Record Display for the EPA National Library Catalog

RECORD NUMBER: 225 OF 297

OLS Field Name OLS Field Data
Main Title Regional-Urban Scale Modeling of Fine Particulates Using the U.S. EPA Models-3 Community Multiscale Air Quality Modeling System.
Author Ching, J. K. S. ; Binkowski, F. S. ;
CORP Author Environmental Protection Agency, Research Triangle Park, NC. National Exposure Research Lab.
Publisher 1997
Year Published 1997
Report Number EPA/600/A-97/052;
Stock Number PB97-192561
Additional Subjects Particulates ; Urban areas ; Three-dimensional models ; Aerosols ; Particles ; Polycyclic aromatic hydrocarbons ; Ozone ; Acid rain ; Photochemical reactions ; Air pollution dispersion ; Environmental transport ; Temporal distribution ; Spatial distribution ; Computer models ; Community Multi-Scale Air Quality Model ; Models-3 modeling system ; Semivolatile organic compounds ; NAAQS(National Ambient Air Quality Standards)
Internet Access
Description Access URL
https://nepis.epa.gov/Exe/ZyPDF.cgi?Dockey=P100P6SC.PDF
Holdings
Library Call Number Additional Info Location Last
Modified
Checkout
Status
NTIS  PB97-192561 Most EPA libraries have a fiche copy filed under the call number shown. Check with individual libraries about paper copy. NTIS 12/22/1997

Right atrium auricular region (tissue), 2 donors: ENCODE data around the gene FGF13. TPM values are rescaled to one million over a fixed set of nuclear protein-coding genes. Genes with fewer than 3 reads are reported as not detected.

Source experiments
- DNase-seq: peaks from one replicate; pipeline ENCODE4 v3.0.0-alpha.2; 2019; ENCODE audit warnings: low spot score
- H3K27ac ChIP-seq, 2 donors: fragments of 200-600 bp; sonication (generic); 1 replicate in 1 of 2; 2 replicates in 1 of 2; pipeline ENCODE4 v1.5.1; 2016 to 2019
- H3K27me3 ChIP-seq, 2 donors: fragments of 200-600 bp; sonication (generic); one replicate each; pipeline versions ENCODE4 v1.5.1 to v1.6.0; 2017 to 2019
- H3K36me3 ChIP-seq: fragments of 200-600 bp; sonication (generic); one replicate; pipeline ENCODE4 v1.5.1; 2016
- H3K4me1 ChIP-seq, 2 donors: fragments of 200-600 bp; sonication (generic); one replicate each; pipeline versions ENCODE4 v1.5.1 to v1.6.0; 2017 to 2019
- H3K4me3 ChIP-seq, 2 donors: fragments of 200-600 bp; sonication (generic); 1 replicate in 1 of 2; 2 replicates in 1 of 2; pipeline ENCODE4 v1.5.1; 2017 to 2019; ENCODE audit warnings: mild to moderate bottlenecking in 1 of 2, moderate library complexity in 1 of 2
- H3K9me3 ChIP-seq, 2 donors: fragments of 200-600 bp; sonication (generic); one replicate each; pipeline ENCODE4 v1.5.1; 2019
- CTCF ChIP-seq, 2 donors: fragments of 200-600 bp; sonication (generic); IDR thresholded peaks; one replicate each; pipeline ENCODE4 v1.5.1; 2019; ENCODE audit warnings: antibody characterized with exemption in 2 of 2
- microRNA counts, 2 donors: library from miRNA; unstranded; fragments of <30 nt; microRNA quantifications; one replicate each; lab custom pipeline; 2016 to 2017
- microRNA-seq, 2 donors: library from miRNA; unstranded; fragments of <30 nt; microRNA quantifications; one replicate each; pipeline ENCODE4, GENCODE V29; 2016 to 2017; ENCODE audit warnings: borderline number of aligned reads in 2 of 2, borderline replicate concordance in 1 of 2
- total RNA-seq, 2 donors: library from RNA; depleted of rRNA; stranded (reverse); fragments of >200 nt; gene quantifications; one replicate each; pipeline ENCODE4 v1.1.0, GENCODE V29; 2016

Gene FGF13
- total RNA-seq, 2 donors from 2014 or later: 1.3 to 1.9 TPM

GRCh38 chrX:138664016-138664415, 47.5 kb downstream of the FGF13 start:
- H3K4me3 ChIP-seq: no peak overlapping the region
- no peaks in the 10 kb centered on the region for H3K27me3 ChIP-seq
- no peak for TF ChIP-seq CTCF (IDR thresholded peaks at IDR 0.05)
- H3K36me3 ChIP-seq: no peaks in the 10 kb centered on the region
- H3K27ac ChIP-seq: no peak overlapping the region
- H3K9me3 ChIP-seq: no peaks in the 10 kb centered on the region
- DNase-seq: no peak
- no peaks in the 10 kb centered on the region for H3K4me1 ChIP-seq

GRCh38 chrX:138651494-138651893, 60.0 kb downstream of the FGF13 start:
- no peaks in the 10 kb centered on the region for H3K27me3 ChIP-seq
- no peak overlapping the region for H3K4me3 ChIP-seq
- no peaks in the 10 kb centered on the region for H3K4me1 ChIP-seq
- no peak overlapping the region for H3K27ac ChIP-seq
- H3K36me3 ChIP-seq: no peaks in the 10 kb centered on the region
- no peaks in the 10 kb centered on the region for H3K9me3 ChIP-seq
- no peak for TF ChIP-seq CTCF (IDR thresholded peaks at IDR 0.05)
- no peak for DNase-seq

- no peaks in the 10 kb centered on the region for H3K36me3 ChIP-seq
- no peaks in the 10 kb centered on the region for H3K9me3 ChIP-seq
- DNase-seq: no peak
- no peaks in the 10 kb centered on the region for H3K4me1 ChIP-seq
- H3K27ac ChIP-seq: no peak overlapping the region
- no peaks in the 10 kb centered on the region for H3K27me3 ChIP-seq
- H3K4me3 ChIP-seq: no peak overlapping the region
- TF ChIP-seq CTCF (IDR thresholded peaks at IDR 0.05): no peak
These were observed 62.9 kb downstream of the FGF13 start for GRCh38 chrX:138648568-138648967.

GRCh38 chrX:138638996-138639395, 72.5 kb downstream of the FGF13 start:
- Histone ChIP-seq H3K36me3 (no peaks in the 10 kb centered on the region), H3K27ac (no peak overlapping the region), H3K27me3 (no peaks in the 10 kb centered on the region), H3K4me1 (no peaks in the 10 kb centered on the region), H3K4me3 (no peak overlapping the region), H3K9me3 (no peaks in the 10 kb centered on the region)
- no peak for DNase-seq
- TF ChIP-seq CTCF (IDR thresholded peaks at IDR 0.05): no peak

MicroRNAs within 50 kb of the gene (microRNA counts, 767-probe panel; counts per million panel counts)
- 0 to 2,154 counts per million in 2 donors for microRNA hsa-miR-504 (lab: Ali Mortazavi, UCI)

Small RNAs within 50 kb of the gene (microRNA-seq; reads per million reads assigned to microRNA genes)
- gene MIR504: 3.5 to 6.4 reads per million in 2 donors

Collation 12p
Abstract
The authors describe the U.S. Environmental Protection Agency's new modeling framework, Models-3, and its first version for air quality called the Community Multiscale Air Quality (CMAQ) model. Models-3/CMAQ is a new generation, state-of-science, comprehensive air quality modeling framework. With a 'one atmosphere' paradigm, it is designed to be capable of addressing holistically and inclusively, the major air quality issues such as photochemical smog, particulate matter, airborne toxics, and Air Quality Related Values (AQRVs) including acidic, nutrient and toxic deposition, as well as visibility. For particulate matter (PM), number and size distributed sulfate, nitrate, organic and aerosol-bound water are predicted on three dimensional grid cells for domains encompassing regional and urban scales. The fundamental features of the aerosol formulations include a bimodal size distribution of particles in the sub-micron range, and aerosols that are internally well mixed. Size dependent dry deposition parameterization, aqueous phase aerosol dynamics, and nucleations are included among the various major atmospheric processes modeled. Considerations for extensions and applications of Models-3/CMAQ are discussed.